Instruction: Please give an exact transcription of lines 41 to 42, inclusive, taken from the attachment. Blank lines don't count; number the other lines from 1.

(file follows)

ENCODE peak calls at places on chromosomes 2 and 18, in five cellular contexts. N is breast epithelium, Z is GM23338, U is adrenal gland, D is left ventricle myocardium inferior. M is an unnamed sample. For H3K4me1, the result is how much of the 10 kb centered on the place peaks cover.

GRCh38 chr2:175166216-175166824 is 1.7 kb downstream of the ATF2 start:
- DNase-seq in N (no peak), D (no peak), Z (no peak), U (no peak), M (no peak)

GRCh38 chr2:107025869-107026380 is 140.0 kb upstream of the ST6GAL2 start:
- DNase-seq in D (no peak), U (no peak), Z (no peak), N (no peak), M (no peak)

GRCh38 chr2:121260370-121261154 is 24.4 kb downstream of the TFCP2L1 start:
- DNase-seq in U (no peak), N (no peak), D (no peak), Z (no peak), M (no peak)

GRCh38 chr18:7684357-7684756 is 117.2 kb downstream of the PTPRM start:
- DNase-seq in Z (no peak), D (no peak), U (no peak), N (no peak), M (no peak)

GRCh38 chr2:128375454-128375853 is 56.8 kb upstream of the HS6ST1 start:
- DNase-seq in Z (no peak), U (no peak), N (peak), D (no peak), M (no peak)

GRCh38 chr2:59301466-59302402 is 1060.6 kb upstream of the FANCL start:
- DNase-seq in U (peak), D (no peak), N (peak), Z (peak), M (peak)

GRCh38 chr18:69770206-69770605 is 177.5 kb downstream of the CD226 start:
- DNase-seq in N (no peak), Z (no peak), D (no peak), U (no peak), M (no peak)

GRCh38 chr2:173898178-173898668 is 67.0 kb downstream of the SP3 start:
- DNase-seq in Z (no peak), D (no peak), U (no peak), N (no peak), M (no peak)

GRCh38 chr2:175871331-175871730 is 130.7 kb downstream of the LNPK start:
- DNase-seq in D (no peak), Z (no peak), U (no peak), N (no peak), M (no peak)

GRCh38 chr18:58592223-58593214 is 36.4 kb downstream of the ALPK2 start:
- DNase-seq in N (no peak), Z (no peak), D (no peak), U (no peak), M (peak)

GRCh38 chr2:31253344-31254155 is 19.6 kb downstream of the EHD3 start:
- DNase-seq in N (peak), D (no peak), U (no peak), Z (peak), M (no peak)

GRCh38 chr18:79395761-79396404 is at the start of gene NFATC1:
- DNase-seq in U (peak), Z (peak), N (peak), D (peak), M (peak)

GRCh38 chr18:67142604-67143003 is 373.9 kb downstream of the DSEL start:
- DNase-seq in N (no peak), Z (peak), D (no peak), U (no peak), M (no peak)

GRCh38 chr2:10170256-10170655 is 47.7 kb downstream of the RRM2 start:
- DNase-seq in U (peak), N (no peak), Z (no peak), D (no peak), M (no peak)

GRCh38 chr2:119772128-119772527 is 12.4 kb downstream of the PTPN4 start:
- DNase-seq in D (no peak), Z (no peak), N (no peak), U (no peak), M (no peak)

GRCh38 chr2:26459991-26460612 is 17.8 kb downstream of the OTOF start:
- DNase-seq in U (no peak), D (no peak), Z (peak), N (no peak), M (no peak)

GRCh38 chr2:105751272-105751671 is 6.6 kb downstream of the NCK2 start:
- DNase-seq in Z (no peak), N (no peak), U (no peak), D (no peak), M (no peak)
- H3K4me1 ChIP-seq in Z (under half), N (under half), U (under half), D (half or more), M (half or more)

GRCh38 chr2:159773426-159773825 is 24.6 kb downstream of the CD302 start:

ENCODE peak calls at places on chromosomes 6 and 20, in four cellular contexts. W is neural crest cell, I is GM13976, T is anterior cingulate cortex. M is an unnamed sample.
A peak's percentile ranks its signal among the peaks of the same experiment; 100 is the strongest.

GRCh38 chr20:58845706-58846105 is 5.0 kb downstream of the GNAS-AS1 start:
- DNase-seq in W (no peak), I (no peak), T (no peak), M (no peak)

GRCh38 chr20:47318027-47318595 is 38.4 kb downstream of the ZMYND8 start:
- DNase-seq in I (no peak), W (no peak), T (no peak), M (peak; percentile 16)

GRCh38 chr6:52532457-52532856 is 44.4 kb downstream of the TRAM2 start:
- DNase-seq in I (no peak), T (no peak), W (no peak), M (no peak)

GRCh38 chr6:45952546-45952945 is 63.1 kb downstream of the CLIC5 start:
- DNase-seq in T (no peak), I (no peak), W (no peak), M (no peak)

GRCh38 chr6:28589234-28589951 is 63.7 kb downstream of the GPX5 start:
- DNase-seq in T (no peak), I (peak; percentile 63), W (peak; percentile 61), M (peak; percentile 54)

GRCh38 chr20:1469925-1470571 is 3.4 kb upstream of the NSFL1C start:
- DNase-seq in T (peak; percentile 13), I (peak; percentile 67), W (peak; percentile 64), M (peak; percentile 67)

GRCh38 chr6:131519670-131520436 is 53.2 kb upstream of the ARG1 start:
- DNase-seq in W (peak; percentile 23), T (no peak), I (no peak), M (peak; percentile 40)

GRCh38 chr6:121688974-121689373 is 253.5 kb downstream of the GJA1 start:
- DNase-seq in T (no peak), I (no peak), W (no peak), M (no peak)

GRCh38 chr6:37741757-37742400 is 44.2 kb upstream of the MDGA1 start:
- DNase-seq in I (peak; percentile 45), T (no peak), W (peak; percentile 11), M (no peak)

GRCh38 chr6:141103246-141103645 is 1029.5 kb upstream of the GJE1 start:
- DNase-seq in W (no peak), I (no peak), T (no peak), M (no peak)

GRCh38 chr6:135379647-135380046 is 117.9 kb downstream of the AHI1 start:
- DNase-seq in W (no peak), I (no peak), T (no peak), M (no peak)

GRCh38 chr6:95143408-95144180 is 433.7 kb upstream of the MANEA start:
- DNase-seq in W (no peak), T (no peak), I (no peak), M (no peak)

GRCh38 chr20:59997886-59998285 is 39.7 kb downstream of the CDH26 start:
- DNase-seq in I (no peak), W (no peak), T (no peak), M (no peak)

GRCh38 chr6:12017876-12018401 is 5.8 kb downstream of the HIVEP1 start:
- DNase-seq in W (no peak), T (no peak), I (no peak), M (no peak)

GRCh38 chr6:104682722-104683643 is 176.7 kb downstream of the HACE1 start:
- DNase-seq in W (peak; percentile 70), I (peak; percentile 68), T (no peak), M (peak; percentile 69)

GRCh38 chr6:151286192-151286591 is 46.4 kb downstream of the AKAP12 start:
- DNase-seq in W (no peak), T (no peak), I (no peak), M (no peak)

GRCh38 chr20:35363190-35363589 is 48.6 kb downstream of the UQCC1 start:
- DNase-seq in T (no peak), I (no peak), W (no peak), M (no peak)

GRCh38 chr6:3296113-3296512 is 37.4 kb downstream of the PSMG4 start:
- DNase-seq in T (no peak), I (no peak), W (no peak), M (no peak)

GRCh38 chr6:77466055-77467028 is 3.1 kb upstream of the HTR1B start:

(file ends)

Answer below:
- DNase-seq in W (no peak), I (no peak), T (no peak), M (no peak)

GRCh38 chr20:47318027-47318595 is 38.4 kb downstream of the ZMYND8 start: